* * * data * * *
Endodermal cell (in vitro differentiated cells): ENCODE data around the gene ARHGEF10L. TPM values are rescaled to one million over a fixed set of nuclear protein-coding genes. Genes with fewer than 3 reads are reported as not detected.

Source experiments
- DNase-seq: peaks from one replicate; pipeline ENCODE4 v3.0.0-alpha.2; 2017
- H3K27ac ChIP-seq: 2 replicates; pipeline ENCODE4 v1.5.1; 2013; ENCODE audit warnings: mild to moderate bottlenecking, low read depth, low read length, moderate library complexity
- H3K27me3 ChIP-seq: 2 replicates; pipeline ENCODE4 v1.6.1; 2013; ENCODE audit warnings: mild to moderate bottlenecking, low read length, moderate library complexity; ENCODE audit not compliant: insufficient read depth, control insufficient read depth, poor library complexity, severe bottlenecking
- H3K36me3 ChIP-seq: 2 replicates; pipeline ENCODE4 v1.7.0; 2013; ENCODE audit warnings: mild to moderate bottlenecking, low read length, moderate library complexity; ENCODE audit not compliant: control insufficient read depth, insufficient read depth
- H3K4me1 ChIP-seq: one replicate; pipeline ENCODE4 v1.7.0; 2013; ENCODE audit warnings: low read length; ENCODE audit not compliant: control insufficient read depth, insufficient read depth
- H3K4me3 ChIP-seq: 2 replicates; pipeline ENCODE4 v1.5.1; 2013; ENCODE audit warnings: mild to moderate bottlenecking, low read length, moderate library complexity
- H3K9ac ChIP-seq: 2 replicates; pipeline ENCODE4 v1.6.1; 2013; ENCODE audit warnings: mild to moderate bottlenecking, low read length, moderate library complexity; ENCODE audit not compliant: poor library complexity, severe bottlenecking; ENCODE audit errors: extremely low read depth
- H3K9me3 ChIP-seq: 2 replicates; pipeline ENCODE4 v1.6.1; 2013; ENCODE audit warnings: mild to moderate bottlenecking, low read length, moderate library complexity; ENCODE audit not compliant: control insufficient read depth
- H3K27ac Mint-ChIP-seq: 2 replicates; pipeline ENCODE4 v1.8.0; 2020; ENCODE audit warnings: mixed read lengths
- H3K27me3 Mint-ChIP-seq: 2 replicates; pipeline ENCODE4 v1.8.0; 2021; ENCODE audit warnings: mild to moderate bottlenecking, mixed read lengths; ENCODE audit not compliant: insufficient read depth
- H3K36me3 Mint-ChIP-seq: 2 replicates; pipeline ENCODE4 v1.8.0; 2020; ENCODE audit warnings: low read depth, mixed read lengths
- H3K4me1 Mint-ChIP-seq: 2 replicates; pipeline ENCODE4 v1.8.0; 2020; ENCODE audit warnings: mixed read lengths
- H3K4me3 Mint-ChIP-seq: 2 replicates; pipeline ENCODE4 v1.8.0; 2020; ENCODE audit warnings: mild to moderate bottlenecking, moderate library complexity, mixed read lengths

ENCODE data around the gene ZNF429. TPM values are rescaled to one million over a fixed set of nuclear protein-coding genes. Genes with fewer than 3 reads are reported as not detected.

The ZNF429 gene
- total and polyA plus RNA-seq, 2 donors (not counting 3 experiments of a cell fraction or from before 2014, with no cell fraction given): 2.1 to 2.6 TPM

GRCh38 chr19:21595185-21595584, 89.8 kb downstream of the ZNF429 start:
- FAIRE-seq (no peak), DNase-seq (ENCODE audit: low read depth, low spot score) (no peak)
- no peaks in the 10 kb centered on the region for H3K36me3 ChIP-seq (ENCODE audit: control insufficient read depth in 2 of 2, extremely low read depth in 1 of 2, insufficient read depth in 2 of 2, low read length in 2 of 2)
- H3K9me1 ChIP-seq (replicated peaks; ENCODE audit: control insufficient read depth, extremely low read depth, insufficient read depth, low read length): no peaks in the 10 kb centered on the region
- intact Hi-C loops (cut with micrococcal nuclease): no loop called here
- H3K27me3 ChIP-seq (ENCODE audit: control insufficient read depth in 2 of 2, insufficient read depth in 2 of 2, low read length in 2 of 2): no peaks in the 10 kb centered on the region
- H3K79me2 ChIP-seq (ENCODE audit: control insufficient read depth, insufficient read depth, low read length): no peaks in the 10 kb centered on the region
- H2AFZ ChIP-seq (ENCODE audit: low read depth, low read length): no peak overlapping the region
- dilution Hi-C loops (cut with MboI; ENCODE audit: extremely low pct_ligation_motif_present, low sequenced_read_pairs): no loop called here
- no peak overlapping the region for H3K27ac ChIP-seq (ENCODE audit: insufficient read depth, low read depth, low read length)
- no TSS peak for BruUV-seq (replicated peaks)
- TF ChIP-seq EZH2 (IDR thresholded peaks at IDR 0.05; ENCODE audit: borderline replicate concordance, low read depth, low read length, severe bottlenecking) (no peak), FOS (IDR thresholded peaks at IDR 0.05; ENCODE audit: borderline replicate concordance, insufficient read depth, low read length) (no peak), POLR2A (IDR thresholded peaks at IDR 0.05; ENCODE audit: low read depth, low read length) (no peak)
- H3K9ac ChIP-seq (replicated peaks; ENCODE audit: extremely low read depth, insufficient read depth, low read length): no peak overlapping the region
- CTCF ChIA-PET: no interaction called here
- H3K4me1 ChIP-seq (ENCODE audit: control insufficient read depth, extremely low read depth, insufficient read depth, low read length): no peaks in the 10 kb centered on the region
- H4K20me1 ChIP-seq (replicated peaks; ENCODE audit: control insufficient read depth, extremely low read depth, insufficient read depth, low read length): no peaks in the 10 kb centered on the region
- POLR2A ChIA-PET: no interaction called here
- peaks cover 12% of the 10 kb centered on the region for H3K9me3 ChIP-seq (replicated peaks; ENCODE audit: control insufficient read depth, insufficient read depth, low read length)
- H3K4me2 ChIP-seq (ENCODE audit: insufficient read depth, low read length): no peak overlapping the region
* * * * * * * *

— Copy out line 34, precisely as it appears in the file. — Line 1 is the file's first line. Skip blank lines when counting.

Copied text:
- H4K20me1 ChIP-seq (replicated peaks; ENCODE audit: control insufficient read depth, extremely low read depth, insufficient read depth, low read length): no peaks in the 10 kb centered on the region